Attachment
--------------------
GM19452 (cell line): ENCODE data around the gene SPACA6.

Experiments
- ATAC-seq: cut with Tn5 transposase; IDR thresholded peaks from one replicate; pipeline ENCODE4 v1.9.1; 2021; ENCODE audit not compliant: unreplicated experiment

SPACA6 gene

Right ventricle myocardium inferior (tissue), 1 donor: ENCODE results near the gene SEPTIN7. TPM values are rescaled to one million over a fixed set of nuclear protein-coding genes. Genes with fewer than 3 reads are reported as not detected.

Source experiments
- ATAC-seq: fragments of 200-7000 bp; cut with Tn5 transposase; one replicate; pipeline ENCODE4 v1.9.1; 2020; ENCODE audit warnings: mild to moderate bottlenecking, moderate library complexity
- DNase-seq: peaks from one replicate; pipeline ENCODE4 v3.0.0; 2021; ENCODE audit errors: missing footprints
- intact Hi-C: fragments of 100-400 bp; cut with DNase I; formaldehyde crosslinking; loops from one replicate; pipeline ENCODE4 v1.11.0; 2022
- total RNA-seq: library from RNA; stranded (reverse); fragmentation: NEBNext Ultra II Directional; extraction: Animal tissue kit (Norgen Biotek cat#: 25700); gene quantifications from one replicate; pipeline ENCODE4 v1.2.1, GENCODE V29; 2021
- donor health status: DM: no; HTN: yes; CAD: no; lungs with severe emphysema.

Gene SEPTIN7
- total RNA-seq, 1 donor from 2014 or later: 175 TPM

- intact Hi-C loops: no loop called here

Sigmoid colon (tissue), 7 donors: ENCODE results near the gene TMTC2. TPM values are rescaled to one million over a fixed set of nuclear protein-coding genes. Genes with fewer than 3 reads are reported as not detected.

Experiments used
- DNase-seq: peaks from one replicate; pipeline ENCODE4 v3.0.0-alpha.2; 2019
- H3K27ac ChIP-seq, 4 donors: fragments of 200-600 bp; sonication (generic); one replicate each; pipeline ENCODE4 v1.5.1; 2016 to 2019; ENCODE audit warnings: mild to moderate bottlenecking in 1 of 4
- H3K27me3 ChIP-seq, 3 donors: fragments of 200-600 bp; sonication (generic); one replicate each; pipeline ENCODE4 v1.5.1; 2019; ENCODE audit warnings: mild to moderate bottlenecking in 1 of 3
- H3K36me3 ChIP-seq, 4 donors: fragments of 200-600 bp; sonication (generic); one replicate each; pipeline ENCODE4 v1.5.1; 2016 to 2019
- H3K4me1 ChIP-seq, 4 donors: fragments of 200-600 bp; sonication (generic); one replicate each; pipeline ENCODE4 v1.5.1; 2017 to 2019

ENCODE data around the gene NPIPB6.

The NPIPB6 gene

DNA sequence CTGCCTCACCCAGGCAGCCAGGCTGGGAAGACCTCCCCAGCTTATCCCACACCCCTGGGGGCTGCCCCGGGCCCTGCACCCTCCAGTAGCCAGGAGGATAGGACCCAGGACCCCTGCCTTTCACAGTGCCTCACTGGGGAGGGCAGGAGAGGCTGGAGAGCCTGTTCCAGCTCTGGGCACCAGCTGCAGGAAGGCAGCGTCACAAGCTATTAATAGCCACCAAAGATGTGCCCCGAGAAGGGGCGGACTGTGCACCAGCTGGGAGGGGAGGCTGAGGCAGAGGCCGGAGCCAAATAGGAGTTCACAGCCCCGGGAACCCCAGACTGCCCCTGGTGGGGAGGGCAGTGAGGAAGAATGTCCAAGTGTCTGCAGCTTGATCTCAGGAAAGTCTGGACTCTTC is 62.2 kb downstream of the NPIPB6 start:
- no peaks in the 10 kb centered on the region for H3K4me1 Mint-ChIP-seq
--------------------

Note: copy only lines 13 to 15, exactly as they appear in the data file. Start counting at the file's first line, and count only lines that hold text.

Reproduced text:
- total RNA-seq, 1 donor from 2014 or later: 175 TPM

- intact Hi-C loops: no loop called here

Sigmoid colon (tissue), 7 donors: ENCODE results near the gene TMTC2. TPM values are rescaled to one million over a fixed set of nuclear protein-coding genes. Genes with fewer than 3 reads are reported as not detected.